My First Crochet Project

Although I have owned a set of crochet hooks for years, and use them constantly to help me with my knitting, I’ve never actually learned how to crochet. One of the types of projects that I often see done in crochet is small toys. Every time I see a little crocheted creature, I can’t help but want to recreate it. I’ve decided that it is finally time to take on a crochet project, and I’m going to start with a little stuffed animal rattle. Here are a knitter’s first impressions of crochet as a tackle my first crochet project.

The Project

For my first project, I have chosen a little baby rattle by CrochetStreetPattern. I think these rattles are just adorable. These type of items are easier to create with crochet than with knitting, which is why I have chosen this as my first project. It is also a fairly small item, so hopefully it won’t take me too long to complete.

You can see the finished project as completed by @byfroukje

Getting Started

Holding the Yarn

I usually knit with the yarn in the right hand, or English-style. So for me, when pivoting to crochet, that meant that I had to get used to holding the yarn in my left hand. As a result, it took me a couple of tries starting my project because my tension was so tight that I couldn’t get the crochet hook into the stitches. I think these are normal growing pains when learning how to knit or crochet. After some warm ups, I was able to get more comfortable with the tension, and make more consistent and relaxed stitches.

The Stitches

Stitches look a bit different in crochet. The thing that can be the most puzzling is that you only have one “active” stitch at a time, unlike knitting when you have a whole row. This also means that when you take the crochet hook out, your stitch loop is just sort of hanging out there. When I was finished with my crochet sessions, I just popped a stitch marker through the loop to keep it safe.

Techniques I Used

Magic Ring

Knitting isn’t the only craft with “magic” involved (check out this article on Magic Loop). To get started with crocheting in the round, I used the magic ring technique. It is really fun to make. When you finish adding the number of stitches you need, you simply pull the yarn to tighten it up.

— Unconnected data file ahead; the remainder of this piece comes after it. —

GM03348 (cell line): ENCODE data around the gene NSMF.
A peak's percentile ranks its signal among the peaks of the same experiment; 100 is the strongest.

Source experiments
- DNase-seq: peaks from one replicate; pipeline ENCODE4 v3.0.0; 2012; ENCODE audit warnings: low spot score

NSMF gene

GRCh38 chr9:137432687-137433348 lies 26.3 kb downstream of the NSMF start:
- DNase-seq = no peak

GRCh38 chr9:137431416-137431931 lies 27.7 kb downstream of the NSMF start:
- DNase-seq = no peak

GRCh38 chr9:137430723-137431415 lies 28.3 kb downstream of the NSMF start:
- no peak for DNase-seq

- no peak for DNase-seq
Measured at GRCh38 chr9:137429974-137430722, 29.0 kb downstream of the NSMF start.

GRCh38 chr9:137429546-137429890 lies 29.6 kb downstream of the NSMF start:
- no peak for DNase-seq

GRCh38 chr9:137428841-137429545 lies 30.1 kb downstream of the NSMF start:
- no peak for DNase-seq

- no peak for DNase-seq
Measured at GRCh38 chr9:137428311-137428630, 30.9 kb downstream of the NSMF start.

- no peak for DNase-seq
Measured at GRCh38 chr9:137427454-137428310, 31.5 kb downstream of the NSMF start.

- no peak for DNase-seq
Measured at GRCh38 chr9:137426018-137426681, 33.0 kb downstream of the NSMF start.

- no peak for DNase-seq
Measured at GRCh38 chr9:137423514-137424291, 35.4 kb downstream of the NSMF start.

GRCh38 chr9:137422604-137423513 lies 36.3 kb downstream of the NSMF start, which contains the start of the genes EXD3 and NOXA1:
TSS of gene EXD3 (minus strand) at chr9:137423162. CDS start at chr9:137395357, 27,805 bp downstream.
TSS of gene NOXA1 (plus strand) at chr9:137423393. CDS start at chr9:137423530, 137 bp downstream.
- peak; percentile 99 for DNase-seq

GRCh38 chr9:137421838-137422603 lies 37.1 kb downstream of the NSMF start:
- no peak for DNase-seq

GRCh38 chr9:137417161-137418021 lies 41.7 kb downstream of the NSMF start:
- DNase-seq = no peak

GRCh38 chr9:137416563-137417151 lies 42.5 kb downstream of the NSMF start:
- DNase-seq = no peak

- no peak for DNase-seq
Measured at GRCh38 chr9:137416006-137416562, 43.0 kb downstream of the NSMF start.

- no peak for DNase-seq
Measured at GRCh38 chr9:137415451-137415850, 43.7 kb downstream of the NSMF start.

Single Crochet

Most of my stitches were made using the simple single crochet. I was surprised to find that this actually requires two motions to complete.  However, once you get going, it is a very satisfying and hypnotic stitch to make.

Increases & Decreases

The stitch increases and decreases are very simple in crochet, compared to knitting. For increases, I simply crocheted into the same stitch twice. For decreases, I just worked the single crochet on two loops at once.

Things I like most about crochet

Crochet feels more free form than knitting to me. It is not tied down by the row structure of knitting. Increasing and decreasing the number of stitches is very straightforward. This means that creating 3D shapes (like my little turtle) is much easier.

Things that are challenging about crochet

Although I like the free-form feeling of crochet, it also makes me feel a bit lost at times. For example, I can’t quite tell where I am in a row unless I’m constantly counting. I think this is something that might come with familiarity. I might be able to learn this skill as I spend more time crocheting.

If you love knitting and haven’t tried crochet, I highly recommend it. If you want to try making little toys and rattles too, check out more cute patterns from CrochetStreetPattern. This was a fun start, and I am going to keep working to improve my skills. If you crochet, be sure to comment with tips on how I can get better.

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